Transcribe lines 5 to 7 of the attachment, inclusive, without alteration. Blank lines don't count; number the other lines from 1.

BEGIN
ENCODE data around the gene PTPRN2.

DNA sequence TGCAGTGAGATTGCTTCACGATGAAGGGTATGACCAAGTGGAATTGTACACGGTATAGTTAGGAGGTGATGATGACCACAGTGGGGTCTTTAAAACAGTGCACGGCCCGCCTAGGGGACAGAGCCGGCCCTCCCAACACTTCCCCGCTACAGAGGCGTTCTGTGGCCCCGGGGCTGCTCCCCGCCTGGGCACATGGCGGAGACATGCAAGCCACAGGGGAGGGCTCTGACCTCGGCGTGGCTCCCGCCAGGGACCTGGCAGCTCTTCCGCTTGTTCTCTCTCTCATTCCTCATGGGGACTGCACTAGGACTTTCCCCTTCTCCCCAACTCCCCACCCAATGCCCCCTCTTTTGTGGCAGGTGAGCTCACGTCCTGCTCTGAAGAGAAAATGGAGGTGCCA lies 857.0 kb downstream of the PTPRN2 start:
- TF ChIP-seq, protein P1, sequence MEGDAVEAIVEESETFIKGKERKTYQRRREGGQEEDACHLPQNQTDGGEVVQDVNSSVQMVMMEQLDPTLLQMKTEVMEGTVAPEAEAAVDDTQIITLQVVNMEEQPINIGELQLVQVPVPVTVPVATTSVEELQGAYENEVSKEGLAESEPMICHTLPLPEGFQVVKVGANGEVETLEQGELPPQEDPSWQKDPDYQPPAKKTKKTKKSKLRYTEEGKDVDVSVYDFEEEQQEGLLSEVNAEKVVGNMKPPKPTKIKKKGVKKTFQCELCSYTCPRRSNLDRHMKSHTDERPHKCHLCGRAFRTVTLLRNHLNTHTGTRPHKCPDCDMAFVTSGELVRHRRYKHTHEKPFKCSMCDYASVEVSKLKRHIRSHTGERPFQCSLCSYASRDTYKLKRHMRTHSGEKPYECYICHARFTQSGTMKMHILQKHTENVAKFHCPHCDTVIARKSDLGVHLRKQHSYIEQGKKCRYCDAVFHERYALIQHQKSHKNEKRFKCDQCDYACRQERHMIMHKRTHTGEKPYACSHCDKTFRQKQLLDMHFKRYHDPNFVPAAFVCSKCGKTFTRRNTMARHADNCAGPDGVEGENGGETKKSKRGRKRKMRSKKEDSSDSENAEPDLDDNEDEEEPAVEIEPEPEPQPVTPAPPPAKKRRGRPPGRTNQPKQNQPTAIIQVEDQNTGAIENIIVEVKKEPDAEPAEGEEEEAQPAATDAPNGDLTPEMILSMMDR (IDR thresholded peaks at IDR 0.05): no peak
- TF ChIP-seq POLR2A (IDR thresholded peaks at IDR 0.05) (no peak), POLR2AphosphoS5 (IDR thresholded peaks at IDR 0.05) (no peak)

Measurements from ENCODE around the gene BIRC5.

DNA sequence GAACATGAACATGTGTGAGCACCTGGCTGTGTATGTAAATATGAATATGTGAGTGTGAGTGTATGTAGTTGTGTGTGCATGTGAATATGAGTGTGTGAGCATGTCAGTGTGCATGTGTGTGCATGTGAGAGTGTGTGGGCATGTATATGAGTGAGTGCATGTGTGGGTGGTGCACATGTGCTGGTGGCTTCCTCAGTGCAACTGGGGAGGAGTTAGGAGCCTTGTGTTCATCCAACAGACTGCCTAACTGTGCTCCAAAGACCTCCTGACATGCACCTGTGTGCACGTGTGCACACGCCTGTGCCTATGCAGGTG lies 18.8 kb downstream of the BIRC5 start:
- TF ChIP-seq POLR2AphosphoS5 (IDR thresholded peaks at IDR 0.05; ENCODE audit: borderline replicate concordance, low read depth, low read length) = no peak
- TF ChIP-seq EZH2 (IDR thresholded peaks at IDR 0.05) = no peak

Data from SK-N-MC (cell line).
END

Measurements from ENCODE around the gene BIRC5.

DNA sequence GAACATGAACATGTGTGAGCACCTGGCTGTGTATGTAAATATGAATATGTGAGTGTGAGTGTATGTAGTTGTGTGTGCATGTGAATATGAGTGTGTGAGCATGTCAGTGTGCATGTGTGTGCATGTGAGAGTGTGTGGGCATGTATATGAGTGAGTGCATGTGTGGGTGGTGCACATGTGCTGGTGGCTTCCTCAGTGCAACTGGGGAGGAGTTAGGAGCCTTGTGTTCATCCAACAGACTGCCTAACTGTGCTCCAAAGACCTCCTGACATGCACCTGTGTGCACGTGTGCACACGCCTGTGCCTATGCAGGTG lies 18.8 kb downstream of the BIRC5 start:
- TF ChIP-seq POLR2AphosphoS5 (IDR thresholded peaks at IDR 0.05; ENCODE audit: borderline replicate concordance, low read depth, low read length) = no peak